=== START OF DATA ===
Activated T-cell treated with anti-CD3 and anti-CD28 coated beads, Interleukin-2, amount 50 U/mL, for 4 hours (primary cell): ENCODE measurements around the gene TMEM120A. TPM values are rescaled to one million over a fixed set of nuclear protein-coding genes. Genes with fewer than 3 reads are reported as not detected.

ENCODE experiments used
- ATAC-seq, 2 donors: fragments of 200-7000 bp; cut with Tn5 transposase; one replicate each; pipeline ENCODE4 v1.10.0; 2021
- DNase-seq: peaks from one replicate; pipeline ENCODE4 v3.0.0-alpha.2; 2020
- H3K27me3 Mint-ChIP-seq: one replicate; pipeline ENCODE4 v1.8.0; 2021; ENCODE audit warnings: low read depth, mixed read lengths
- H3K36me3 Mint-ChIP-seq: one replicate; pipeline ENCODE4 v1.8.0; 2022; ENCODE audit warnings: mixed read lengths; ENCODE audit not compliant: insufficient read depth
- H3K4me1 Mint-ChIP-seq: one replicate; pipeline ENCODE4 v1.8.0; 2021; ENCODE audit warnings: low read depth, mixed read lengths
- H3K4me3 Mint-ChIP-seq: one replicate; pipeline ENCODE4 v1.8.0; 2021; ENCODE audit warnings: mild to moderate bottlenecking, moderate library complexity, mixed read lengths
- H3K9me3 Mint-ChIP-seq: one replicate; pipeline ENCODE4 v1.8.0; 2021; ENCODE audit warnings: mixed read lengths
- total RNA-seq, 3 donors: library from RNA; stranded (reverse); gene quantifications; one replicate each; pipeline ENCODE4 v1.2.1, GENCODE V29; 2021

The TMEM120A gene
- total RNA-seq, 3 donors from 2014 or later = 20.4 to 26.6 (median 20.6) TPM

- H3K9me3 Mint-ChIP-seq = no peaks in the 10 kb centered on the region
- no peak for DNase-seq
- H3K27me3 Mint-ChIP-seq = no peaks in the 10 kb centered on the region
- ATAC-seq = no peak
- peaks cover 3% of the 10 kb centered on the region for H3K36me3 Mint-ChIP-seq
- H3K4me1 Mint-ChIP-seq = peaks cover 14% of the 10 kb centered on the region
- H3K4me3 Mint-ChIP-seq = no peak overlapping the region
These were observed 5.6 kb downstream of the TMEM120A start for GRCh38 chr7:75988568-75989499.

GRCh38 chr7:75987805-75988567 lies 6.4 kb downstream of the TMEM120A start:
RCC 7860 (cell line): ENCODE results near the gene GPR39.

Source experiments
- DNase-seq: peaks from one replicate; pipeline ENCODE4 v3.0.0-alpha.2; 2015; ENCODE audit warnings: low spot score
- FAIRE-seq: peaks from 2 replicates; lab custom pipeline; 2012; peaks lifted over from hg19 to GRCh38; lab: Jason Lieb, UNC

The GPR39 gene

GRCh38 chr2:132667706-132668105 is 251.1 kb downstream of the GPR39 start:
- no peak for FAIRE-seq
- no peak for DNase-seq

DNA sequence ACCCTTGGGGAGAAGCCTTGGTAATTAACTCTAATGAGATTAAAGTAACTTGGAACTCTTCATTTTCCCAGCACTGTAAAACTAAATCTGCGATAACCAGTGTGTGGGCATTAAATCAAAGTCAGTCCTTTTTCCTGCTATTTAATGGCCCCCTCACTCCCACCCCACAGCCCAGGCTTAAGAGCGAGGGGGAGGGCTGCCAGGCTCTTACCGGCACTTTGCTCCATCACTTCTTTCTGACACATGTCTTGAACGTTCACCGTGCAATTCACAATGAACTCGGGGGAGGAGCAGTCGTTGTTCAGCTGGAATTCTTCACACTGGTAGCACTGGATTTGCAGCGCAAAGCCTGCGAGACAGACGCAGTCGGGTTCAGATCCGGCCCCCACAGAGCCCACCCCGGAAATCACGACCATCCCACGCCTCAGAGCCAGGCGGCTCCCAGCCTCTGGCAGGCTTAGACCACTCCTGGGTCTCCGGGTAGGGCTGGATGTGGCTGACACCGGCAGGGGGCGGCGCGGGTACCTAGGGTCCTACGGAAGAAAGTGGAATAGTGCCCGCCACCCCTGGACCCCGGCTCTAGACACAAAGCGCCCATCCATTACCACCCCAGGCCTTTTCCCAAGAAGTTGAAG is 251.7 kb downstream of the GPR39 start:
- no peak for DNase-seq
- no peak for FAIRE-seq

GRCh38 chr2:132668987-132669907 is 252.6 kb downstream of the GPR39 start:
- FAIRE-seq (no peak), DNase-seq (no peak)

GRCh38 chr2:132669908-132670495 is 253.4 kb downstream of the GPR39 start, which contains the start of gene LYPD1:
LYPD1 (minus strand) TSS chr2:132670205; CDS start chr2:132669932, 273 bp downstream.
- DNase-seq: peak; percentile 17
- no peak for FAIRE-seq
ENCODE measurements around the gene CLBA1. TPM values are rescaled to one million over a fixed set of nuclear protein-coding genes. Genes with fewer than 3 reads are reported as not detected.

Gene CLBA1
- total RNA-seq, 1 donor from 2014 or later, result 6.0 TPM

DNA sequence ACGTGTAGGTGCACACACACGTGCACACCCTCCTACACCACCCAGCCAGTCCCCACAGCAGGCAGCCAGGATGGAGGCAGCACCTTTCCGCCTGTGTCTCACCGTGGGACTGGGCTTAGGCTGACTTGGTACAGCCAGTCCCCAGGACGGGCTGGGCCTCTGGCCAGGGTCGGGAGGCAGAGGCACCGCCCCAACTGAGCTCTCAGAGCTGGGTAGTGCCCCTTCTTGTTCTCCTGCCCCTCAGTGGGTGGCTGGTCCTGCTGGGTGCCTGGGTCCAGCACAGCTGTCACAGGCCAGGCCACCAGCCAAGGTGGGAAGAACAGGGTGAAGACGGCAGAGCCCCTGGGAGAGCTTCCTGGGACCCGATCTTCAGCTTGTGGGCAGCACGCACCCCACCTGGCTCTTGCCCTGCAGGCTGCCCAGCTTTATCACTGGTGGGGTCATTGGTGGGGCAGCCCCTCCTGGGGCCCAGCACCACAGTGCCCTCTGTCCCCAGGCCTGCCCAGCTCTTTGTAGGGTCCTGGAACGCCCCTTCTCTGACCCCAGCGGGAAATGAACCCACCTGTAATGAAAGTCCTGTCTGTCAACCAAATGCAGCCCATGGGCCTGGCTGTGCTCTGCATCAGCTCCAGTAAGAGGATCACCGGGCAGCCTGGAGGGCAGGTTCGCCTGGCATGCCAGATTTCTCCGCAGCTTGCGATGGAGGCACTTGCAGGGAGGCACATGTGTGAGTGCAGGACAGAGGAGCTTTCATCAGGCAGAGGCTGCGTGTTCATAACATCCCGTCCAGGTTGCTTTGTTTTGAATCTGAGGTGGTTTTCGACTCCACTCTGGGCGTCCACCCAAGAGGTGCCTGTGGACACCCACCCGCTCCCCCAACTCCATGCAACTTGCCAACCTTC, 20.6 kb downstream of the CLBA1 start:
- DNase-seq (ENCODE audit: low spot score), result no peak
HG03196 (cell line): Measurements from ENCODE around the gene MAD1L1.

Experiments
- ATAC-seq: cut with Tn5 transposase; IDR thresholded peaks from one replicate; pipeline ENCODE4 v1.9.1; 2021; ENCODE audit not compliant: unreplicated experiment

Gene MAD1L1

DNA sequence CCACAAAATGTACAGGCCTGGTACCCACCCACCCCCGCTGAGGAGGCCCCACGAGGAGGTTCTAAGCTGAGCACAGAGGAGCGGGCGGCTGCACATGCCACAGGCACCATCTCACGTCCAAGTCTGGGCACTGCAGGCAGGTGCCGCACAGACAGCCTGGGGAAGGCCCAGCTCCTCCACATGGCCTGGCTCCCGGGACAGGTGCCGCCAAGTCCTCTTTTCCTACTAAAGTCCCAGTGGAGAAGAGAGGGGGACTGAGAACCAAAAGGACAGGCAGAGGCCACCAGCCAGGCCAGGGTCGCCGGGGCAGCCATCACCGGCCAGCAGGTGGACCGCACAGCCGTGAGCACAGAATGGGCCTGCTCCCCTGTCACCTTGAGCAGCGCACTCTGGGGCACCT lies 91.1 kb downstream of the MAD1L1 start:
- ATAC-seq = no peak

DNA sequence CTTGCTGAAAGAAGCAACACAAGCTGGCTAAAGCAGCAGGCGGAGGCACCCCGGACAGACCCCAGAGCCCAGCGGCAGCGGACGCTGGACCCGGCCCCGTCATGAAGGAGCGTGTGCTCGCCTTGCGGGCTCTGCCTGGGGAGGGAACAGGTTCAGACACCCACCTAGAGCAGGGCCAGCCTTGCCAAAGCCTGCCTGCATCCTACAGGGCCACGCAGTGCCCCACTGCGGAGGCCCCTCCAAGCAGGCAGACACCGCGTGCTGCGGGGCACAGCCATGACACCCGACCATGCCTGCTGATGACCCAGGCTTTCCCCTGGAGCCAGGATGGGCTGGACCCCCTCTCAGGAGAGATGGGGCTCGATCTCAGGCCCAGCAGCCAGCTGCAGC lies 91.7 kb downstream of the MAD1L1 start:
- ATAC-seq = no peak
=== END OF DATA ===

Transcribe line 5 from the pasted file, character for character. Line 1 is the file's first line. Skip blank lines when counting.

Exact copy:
- H3K27me3 Mint-ChIP-seq: one replicate; pipeline ENCODE4 v1.8.0; 2021; ENCODE audit warnings: low read depth, mixed read lengths